Electing the Preferential Cabinet

Electing the Preferential Cabinet

You’ve viewed the options. Let’s break ‘em down informally and get to the nitty-gritty…

There’s some cool stuff out there – custom, semi-custom… even the stock cabinets look pretty good. But you want to be sure. You’re gonna be spending money, so you’re gonna wanna do it right.

For the most part, you like what you’ve seen. Now is the time to start limiting your options. You know your budget and you know what purpose your new cabinets need to serve. Armed with this awareness, a number of possibilities are automatically eliminated – excellent!

Are you hoping to establish or emulate a style? Or do you want none of that? Practicality, functionality… are those your primary concerns? No problem. But let’s develop a clear understanding of ALL the options…


Right off the shelf and ready to assemble, generic pre-made stock cabinets can make life easy. Heck, discount stores have dozens of such mass-produced ones right now – take your pick! Often, you’ll find the construction of these to be less-than-perfect. And they are almost always made with the cheapest “wood” of all – particleboard. Also, you might have difficulty finding the needed configuration, because size options are limited. Maybe you can design your kitchen around these cabinets. Yeah, and maybe you can buy a car around tires you really like. But you know what? You can get stock cabinets of reasonably high-quality. Just shop around, they’re out there, it’s just a matter of finding them.

Now, what if you want something special? What if you want to indulge a specific style? That’s when you go the custom route. Custom cabinets generally feature the best construction. They’re of the highest quality and are completely flexible. But they’re also the most expensive choice. Whereas stock cabinets feature screwed, nailed or glued joints (so uncivilized) custom cabs use the higher-end dovetails and dowels. Many fine techniques and materials are implemented. Exactly what and how is entirely up to you, really, from the type of wood to the choice of style (further discussed shortly).

More than any other cabinet type, semi-customs are the most widely utilized. All the big related companies (think Ikea & Home Depot) offer a variety of options to accompany their cabinet lines. This relationship between custom and stock simplifies much, but it also maintains the versatility necessary to homeowners. They’re not built to last forever, but it’s not like they’ll start falling apart after ten years. Frankly, a kitchen’s style is more likely to become obsolete before its functionality fails.

Whichever your choice, you’ll need to pick the appropriate construction style. Face frame construction features wood affixed to the cabinet’s framework. Aligned vertically is what is called a “stile”, horizontally, a “rail”. This design is pretty much the most traditional and is known as a standard overlay cabinet. Widely pre-made, it is generally less expensive than its made-to-order counterparts. Also, hardware such as knobs is not essential as the doors are thick enough to allow easy access.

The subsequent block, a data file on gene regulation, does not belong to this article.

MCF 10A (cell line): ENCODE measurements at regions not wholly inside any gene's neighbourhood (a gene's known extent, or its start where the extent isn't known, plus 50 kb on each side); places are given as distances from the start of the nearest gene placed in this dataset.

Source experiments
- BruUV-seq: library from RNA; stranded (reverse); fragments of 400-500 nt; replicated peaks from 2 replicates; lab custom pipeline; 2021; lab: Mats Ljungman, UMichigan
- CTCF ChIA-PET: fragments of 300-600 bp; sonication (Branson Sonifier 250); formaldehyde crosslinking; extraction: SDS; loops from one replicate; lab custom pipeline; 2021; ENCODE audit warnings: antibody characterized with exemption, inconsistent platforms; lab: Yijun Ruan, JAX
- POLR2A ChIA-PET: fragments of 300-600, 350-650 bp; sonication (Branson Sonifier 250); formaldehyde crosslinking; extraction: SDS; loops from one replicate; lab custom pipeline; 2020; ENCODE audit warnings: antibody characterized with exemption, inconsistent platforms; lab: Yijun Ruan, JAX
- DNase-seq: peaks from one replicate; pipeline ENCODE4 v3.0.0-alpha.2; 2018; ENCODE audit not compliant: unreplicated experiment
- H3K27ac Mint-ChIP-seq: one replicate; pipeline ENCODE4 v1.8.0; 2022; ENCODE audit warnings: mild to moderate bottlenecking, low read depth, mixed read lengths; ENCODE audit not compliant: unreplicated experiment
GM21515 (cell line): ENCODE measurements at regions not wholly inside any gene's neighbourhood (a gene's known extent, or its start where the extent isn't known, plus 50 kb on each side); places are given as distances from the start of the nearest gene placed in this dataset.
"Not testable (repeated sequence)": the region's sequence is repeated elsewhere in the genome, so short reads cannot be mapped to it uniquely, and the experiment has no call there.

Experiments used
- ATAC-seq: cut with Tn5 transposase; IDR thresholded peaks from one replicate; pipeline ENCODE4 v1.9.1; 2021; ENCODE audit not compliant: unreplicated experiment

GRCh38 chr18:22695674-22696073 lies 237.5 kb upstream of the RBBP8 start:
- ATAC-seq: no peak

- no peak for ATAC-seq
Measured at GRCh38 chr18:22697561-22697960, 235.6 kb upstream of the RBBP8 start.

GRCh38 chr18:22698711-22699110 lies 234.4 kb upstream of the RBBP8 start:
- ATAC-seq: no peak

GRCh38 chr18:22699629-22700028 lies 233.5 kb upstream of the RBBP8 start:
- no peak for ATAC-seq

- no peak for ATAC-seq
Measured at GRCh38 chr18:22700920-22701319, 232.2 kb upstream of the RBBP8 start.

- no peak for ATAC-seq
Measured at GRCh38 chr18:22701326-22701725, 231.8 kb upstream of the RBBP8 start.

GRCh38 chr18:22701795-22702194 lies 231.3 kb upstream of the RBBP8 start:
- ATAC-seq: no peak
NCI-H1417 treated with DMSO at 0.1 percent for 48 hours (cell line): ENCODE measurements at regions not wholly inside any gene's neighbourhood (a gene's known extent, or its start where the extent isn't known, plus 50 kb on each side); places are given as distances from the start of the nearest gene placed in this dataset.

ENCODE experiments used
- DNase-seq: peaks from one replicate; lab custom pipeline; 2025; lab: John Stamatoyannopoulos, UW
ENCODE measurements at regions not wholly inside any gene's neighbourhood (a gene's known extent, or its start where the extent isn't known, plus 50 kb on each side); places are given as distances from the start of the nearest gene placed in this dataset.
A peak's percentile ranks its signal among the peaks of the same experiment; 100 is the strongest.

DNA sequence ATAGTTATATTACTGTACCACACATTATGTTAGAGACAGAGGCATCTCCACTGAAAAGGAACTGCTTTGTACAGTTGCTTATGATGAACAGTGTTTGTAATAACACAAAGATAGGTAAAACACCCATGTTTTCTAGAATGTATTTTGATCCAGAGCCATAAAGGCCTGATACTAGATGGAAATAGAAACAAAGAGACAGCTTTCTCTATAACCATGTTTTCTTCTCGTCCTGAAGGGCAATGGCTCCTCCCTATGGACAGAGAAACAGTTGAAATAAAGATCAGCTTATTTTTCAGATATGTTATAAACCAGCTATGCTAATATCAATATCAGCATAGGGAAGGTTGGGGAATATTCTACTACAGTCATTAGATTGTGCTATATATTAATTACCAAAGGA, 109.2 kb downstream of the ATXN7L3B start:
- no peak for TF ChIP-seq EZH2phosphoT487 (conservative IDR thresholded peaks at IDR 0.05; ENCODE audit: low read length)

A popular European style is that of frameless construction, as it is also officially named. With no face on the frame, the clear clean surface serves a modern aesthetic and is applicable to many styles. The mass of the assembly manages to make the most use of its drawer space as well.

Naturally, your door-style choices become more limited as you go from stock to custom. Semi-customs feature many styles and options but customs provide the freedom to pick them from the entire range of doors available. Stock, eh, it is what it is.




It’s crazy how many door styles there are – Windsor, Revere, Mission… sometimes an identical style will be known by different names. General characteristics, however, are wide. For instance, raised panels feature a unique profile and stick out from the door frame. Recessed panel doors, meanwhile, set the middle panel deep within the frame.



Mitered constructions have long been admired for their elegant corner design assemblage while flat panel doors are free of any moldings and have a completely smooth profile. Combine styles, and have fun – use your imagination. You can listen to a designer or simply follow your intuition. Anything goes.

One decision that is usually easier is picking which type of material to use. Often, folks have a wood preference. There’s cherry, oak, alder, maple, etc… you may already have a favorite, but they are all perfectly suitable. If you are going to stain the woods, be aware of the grain patterns inherent to each, accentuating them may make for a profound aesthetic difference. Naturally, if you are just going to paint your cabs, wood type will have minimal impact.

And that brings us to the finish – literally! A stain or paint job provides the last touch that may be responsible for making the first impression. A bold finish will make a powerful statement, but if you want the cabs to blend in, simply match the existing color scheme.

Now that you have a better idea of the options available, we hope finding the right cabinets will be easier for you. No matter what state your cabinets are in now, you’re just a few votes away from making them top shelf!

No Comments

Sorry, the comment form is closed at this time.